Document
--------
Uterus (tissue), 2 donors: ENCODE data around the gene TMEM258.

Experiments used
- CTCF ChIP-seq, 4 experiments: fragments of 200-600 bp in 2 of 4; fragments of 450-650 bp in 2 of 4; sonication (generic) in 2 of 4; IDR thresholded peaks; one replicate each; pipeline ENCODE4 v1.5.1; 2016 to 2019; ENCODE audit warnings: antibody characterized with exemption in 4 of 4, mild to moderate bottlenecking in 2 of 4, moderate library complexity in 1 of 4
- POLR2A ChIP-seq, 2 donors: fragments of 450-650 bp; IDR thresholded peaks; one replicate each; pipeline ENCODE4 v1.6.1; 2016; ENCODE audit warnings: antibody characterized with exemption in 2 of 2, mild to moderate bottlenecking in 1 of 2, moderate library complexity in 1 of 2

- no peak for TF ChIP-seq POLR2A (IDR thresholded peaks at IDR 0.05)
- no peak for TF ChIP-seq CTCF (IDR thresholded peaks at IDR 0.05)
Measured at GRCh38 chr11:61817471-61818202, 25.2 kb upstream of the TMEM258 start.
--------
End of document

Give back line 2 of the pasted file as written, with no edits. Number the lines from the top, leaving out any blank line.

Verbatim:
Experiments used